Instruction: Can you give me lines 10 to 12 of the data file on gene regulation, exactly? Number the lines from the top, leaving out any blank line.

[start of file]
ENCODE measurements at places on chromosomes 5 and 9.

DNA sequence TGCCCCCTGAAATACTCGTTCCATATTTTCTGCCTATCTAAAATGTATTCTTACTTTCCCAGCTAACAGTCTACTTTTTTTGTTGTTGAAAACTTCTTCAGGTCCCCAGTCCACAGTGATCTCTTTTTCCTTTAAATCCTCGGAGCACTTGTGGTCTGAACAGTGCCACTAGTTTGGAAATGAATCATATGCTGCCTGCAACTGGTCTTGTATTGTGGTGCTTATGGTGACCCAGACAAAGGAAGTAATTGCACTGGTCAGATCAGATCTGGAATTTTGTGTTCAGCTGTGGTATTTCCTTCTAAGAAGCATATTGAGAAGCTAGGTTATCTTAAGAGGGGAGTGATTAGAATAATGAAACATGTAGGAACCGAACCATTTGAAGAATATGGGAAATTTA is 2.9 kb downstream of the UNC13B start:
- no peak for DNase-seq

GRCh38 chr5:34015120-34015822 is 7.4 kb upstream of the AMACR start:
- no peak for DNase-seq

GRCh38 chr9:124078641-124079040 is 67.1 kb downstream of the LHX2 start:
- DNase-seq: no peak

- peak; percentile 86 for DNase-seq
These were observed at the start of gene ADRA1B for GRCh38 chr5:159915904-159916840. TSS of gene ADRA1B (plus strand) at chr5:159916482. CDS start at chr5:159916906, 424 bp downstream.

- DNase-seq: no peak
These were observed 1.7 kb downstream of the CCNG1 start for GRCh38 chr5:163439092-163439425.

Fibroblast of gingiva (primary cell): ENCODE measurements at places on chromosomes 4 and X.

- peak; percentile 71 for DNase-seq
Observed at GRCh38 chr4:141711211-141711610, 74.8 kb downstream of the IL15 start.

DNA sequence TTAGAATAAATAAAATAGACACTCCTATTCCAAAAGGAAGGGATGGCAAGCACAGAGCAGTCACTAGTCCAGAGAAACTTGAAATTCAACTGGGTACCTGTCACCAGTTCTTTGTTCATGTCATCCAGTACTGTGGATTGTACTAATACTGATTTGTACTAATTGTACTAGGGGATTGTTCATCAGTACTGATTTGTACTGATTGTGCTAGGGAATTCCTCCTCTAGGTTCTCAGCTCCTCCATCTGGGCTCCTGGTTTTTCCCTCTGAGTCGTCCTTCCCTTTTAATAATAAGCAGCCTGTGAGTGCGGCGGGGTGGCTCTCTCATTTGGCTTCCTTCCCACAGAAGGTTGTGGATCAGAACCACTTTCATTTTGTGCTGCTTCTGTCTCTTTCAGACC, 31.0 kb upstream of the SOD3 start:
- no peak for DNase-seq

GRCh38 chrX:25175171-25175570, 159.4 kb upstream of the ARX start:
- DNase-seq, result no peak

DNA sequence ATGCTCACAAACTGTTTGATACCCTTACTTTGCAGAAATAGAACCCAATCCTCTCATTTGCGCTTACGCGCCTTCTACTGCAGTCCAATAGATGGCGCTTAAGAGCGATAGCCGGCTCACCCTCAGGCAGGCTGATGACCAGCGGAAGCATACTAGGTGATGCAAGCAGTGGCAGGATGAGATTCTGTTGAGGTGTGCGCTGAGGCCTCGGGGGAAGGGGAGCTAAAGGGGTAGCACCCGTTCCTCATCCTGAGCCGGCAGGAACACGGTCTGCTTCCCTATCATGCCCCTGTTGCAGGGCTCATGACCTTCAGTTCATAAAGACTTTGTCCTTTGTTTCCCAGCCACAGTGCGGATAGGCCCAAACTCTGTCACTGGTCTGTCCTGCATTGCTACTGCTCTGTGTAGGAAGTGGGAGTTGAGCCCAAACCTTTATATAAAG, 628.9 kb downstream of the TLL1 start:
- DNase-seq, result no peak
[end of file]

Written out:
- DNase-seq: no peak
These were observed 1.7 kb downstream of the CCNG1 start for GRCh38 chr5:163439092-163439425.

Fibroblast of gingiva (primary cell): ENCODE measurements at places on chromosomes 4 and X.